Since I like jasmine, that’s not really a problem. Well, it is and it isn’t. I think I’m discovering that I liked green jasmine the best of all jasmines, and oolong may be next in line. White jasmines are good for the jasmine aspect, but I still have a love/hate thing going on with white tea in general. Mostly I don’t feel that I understand it very well.
I’d definitely go the more leaf route next time I have a jasmine silver needle. More oomph, to the extent that white teas have oomph, or at least more of a blended flavor of jasmine and something else.
Running out to an appointment so I don’t have time to do a proper note on this, but wanted to record something this morning and the Art of Tea Earl Grey Creme I drank before this already has a couple of notes from me.
I always enjoy seeing golden leaved teas and this one is incredibly golden. Not much darkness interfering with the sea of gold that is the dry leaf. It’s fragrant, too. What it smells like is elusive and something I have to wrap my mind around more so I’ll leave that for a later note.
The steeped tea has a honey aroma and something confectionery like hot praline. I don’t really get caramel in the flavor, though I can see where that comes from. To me it’s more a hot praline sweetness. A cookie dough note of sorts. Sweet with a bit of flour in the background.
It’s definitely yummy. I have to drink this again more mindfully, but for now it will be doing its magic in small sips from the Timolino while I drive to my appointment.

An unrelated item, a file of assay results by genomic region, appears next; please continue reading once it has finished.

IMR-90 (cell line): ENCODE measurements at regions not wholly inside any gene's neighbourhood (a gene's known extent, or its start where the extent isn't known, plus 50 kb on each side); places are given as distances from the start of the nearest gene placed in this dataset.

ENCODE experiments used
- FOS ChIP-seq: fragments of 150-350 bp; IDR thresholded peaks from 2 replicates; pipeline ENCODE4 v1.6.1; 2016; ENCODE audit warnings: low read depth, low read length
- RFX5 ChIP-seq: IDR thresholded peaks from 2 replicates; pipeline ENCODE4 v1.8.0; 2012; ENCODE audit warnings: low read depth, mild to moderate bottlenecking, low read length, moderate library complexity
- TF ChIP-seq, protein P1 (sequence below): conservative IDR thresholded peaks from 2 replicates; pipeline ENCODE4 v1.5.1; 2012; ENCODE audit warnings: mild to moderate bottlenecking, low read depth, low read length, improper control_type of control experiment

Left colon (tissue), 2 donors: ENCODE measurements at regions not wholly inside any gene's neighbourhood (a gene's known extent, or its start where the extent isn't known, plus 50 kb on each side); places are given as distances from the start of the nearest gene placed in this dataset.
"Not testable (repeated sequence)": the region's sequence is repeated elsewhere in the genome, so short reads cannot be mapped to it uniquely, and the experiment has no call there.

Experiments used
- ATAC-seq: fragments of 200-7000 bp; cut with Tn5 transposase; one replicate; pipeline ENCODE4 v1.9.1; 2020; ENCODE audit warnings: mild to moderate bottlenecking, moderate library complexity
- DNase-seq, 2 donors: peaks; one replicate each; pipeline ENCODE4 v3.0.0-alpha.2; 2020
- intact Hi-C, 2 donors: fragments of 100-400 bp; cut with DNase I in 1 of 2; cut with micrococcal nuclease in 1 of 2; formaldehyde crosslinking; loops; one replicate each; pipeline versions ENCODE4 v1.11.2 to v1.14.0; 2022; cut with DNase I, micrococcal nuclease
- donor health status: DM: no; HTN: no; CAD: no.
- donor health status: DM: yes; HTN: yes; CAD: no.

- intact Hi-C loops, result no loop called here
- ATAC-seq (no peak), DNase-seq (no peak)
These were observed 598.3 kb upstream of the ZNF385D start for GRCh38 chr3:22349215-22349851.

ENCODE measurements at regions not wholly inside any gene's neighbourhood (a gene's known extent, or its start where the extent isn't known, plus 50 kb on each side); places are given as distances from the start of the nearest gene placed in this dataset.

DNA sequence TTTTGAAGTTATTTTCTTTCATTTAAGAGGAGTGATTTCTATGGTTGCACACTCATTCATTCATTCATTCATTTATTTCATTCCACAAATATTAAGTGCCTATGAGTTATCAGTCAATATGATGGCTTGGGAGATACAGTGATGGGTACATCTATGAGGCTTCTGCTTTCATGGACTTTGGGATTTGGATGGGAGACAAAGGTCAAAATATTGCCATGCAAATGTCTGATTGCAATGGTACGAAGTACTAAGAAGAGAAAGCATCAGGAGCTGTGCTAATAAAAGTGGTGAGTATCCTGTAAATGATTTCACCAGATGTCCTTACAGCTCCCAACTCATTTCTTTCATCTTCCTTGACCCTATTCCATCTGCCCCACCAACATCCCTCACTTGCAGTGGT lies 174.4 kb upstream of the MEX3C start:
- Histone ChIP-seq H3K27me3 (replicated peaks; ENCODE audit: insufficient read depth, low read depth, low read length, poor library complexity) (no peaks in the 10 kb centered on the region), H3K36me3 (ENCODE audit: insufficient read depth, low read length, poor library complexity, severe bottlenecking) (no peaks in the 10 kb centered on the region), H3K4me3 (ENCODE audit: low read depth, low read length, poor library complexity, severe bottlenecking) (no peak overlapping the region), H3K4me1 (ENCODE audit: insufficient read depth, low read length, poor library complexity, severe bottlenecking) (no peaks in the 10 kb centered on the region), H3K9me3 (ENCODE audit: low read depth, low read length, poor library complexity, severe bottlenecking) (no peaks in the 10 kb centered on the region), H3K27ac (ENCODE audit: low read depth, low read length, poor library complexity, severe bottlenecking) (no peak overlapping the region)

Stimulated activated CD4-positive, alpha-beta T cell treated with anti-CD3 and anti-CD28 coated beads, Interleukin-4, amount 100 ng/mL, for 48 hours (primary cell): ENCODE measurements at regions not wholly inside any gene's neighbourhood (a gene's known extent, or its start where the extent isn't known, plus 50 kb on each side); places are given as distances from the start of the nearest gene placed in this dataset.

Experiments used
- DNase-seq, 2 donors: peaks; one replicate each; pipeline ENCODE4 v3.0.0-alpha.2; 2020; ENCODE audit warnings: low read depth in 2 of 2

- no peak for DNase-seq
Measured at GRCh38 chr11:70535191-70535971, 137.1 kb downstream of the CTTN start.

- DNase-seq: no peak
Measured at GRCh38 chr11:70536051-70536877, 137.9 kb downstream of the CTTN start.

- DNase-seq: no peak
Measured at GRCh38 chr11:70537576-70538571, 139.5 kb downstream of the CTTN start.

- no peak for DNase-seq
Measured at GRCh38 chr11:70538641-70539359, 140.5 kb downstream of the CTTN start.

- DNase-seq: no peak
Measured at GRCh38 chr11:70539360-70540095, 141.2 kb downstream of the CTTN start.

Sorry to see this has been discontinued. Note to self: read the notes on its replacement.
Another Andao tea that I never opened before. I take it that Qimen is an alternative spelling for Keemun?
In the packet, the dry leaves are dark, curly and fine and smell like dark chocolate! Really rich dark chocolate.
The steeped tea doesn’t smell like chocolate, so much as baking bread with smoky pepper around the edges and a dark, sweet note, like molasses. Its a tawny red color, and quite gorgeous.
The tea is deep, full bodied, and malty, and it has a stout aspect to it, like a dark beer. It’s almost chewy in texture. As it cools, some chocolate comes out in the aroma and a-dare I say- coffee note, almost. Like a mocha note, which is fascinating. I think this is the first tea I’ve had that wasn’t flavored that reminded me of coffee, but without really tasting like coffee.
Quite an interesting tea with a lot of character. If this tea was a person, I’d want to invite it to dinner. It isn’t overly smoky for a Keemun, which is part of its charm. I must do some sleuthing to see whether I can determine if anyone else is selling it since Andao as a company is no more.
Flavors: Baked Bread, Coffee, Dark Chocolate, Mocha, Molasses, Pepper, Smoke